The Turkey/turkey connection is pretty confowluted (TBO), with “meleagris” used in the Latin for both turkeys (Meleagris gallopavo) and for some types of guineafowl (Numida meleagris and Agelastes meleagrides). Furthermore, the Irish words for “turkeyhen” and “turkeycock” are “cearc fhrancach” (lit. french hen) and “coileach francach” (lit. french rooster) respectively. Apparently “turkeyhen/cock” was another name, now archaic, for the “guineafowl,” although it seems to me that neither name is very precise.  Not that all names of flora and fauna are particularly precise, ach sin scéal eile.  At any rate, I’m pretty sure that the Irish “cearc fhrancach / coileach francach” doesn’t actually refer to French poultry, such as the French “Poulet de Bresse,” which has been nominated for the Christmas carol “french hen.” And it’s probably not one of the following either: Faverolles, La Fleche, Crevecoeurs, Marans, or Houdans. For those, I’d use the capital “F,” to indicate that they’re from the country France. But for more on the birds of “The Twelve Days of Christmas,” we’ll have to wait at least until we have dinnéar Lá Altaithe under our belts, literally.

Nor does the fact that “cearc fhrancach” is typically translated as “turkey-hen,” mean that it’s a female turkey, as known in North American. For that, I’d just use “turcaí baineann.” In fact, in English, female turkeys, fad m’eolais, are referred to as “hen turkeys,” not “turkey hens.” So, in English, a “turkey-hen” isn’t the same as a “hen turkey.” Mh’anam!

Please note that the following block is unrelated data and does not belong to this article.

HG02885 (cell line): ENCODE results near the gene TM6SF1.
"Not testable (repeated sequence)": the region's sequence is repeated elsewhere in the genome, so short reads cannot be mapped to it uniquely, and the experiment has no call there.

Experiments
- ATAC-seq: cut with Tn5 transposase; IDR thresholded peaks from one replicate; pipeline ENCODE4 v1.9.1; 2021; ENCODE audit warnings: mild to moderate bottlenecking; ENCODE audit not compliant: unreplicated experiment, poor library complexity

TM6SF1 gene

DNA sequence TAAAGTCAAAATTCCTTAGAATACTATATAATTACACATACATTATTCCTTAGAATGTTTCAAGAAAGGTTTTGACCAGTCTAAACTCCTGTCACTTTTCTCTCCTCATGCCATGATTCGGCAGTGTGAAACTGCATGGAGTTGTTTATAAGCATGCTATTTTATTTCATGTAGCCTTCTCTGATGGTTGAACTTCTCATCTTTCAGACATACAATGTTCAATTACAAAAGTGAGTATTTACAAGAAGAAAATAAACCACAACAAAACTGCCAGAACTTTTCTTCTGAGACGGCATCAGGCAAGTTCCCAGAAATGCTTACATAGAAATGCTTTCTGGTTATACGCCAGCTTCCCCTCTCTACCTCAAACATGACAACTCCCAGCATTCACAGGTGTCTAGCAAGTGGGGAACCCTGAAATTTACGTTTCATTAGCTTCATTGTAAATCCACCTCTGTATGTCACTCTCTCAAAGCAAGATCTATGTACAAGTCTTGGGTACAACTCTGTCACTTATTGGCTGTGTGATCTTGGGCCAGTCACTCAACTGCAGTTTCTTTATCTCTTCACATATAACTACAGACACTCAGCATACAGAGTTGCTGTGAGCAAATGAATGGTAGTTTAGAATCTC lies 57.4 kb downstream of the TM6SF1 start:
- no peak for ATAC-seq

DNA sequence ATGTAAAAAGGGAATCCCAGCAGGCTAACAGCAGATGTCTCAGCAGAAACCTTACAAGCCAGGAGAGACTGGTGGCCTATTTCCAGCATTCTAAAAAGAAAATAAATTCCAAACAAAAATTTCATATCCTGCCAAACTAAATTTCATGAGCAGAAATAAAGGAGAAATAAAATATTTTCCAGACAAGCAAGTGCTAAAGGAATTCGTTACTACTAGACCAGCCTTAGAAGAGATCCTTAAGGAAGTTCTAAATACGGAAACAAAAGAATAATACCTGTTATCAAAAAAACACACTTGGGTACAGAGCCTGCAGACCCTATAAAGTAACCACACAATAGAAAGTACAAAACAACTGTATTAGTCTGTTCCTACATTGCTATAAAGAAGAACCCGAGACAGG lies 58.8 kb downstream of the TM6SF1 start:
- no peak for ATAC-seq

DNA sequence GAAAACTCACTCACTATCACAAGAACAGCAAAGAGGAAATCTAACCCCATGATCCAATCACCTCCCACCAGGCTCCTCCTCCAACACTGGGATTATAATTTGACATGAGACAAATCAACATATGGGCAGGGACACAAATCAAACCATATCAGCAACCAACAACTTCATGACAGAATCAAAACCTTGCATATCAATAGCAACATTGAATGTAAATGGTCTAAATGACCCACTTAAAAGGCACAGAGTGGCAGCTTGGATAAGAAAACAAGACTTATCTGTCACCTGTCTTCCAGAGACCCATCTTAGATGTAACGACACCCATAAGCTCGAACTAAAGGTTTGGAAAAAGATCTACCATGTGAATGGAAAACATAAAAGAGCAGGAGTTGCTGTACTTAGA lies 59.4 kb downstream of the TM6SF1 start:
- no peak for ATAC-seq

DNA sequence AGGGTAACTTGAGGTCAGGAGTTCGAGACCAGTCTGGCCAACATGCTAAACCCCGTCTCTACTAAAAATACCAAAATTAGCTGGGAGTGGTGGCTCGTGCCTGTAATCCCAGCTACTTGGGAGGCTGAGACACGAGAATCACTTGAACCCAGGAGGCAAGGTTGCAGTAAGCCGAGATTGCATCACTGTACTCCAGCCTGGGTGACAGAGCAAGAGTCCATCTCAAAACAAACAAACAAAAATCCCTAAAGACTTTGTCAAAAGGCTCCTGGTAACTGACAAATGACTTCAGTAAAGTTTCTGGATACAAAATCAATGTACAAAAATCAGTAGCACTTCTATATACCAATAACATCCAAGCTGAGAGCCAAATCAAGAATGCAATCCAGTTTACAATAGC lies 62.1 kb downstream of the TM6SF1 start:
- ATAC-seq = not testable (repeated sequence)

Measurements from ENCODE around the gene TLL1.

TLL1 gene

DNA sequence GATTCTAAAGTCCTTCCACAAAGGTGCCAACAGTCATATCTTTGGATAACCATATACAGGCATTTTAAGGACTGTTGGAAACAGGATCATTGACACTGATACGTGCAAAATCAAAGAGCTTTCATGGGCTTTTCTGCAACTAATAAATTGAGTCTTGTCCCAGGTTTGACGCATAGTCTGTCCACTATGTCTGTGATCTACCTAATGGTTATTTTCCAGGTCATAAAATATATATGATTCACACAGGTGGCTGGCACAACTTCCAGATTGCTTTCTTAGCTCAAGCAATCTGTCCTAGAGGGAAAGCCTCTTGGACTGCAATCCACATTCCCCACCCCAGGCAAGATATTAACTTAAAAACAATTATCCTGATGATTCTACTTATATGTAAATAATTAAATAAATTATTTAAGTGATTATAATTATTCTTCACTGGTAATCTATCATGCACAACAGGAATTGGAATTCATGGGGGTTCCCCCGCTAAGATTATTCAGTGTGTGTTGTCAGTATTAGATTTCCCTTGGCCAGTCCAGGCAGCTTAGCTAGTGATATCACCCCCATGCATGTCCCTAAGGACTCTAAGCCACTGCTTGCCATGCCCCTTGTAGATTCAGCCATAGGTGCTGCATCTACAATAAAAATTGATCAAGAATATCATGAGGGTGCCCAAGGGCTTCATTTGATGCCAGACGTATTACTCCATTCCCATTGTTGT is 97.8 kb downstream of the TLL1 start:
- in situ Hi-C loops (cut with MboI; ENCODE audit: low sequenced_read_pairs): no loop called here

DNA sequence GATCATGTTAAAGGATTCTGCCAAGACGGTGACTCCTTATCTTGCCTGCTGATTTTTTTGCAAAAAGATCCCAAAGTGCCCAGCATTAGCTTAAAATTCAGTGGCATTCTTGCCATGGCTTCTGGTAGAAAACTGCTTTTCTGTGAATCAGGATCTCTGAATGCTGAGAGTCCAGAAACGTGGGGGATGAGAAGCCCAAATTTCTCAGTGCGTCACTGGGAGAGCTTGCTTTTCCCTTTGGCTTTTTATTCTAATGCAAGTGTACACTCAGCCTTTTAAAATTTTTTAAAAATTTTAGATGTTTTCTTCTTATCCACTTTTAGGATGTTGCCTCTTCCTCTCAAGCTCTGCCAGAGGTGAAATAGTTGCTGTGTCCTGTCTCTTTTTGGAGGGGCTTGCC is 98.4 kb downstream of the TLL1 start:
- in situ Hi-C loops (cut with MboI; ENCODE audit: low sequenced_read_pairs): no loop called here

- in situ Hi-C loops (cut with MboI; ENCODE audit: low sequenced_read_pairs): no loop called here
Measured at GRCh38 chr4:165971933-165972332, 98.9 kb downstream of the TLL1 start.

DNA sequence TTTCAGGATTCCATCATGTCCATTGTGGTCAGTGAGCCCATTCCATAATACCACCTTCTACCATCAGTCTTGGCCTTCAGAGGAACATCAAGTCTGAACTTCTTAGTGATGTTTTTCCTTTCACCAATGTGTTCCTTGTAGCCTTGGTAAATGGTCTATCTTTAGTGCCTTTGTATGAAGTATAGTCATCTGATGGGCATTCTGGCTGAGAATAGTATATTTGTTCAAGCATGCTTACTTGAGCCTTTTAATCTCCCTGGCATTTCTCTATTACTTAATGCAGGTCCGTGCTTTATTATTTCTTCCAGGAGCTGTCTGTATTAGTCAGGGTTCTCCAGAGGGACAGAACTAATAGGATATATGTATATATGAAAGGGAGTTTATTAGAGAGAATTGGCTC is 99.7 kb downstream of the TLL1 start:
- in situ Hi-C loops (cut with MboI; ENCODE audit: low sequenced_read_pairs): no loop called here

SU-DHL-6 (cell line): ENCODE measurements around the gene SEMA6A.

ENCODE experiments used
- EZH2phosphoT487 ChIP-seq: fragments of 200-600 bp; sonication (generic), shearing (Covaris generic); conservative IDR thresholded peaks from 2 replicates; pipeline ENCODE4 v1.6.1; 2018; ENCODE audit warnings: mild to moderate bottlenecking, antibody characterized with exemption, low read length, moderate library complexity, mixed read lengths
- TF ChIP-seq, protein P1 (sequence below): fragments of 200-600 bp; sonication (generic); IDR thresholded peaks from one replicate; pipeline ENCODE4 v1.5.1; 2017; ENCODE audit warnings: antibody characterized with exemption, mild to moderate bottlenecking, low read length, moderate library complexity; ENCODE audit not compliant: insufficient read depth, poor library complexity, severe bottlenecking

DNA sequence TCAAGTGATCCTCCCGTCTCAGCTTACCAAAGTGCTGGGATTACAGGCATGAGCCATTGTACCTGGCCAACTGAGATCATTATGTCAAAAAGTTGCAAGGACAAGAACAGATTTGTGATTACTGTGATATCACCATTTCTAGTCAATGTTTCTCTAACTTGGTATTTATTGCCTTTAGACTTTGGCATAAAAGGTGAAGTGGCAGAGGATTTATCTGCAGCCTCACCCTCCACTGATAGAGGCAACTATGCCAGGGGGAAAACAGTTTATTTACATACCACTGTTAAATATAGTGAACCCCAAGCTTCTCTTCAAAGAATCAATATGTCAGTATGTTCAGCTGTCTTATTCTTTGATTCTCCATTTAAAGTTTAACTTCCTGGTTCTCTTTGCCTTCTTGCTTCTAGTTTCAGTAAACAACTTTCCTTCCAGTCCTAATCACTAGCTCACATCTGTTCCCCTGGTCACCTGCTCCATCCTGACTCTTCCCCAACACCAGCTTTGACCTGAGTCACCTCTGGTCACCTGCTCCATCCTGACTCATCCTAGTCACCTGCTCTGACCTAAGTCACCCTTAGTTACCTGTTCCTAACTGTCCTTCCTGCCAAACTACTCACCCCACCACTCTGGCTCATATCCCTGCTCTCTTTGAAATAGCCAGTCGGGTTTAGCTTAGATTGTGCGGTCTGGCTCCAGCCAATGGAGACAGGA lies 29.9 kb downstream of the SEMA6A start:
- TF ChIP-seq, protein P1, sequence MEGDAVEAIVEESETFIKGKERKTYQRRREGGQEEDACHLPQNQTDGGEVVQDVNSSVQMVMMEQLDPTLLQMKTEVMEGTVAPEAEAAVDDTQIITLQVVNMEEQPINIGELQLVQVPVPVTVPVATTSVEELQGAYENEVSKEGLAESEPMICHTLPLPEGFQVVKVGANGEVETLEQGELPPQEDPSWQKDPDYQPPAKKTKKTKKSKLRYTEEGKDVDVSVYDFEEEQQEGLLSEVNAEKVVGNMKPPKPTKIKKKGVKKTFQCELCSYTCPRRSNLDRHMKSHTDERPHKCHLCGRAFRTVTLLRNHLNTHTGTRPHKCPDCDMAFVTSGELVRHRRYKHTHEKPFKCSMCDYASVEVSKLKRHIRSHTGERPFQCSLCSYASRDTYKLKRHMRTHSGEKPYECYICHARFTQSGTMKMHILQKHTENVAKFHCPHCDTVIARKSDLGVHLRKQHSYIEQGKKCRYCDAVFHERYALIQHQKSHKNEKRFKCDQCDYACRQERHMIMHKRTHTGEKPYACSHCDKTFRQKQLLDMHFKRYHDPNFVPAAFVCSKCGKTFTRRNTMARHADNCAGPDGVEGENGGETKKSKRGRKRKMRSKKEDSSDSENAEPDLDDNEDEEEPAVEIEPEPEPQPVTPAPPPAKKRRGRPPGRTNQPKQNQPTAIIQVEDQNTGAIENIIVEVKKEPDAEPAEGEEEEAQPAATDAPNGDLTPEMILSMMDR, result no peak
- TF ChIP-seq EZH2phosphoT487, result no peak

Similarly, for the “tom” (or male) turkey, it’s simply “turcaí fireann.” Perhaps, modeled on “fearchat” for “tom cat,” we could also say “*fearthurcaí,” although I don’t see any precedent for it. It’s fun to say, though [FÆR-HURK-ee, with the “t” silent because of lenition]! That “Æ” symbol is for the “a” sound in American English “bat,” “cat,” or “rat,” or, assuming one already knows some Irish, it’s simply the sound of “fear” the Irish for “man.”

For some reason, I always seem to enjoy saying lenited and eclipsed forms of “turcaí,” as you might remember from previous blogs where we counted them (sé thurcaí [shay HURK-ee], six turkeys, seacht dturcaí [shakht DURK-ee], seven turkeys), etc. “Turkey jerky” is also sort of fun to say, especially in English, but also in Irish, although it’s not quite as rhyming as an Béarla: seirgeoil thurcaí [SHER-ig-yoh-il HURK-ee], lit. jerky of turkey.

Anyway, getting to the Irish for “turkey,” the bird, you’ve seen some of its forms already, but here’s the summary:

turcaí, a turkey

an turcaí, the turkey

an turcaí, of the turkey (blas an turcaí, the taste of the turkey)

turcaithe, turkeys

na turcaithe, the turkeys

na dturcaithe, of the turkeys (cleití na dturcaithe, mar shampla, na 4000 cleite turcaí a úsáidtear le culaith “Big Bird” a dhéanamh (i Sesame Street).   Cleití bána ó na turcaithe iad ach cuirtear dath buí orthu chun an dath ceart a fháil do Big Bird. Níos mó ná turcaí amháin atá i gceist, ceapaim, chun 4000 cleite a fháil! Mar sin, ginideach iolra le “the”: “na dturcaithe” (of the turkeys).

Bhuel, I guess I’ve talked “turkey” enough for one blog, and hopefully it wasn’t too “herky-jerky.”

Anyone have any special tips for roasting turkeys or suggestions (moltaí) for using the leftover turkey that Americans will be facing soon?

Slán go fowl (couldn’t resist) – Róislín

Tags: , , , , , , , , , , , , , , , , , ,
Keep learning Irish with us!

Build vocabulary, practice pronunciation, and more with Transparent Language Online. Available anytime, anywhere, on any device.

Try it Free Find it at your Library
Share this:
Pin it

Leave a comment: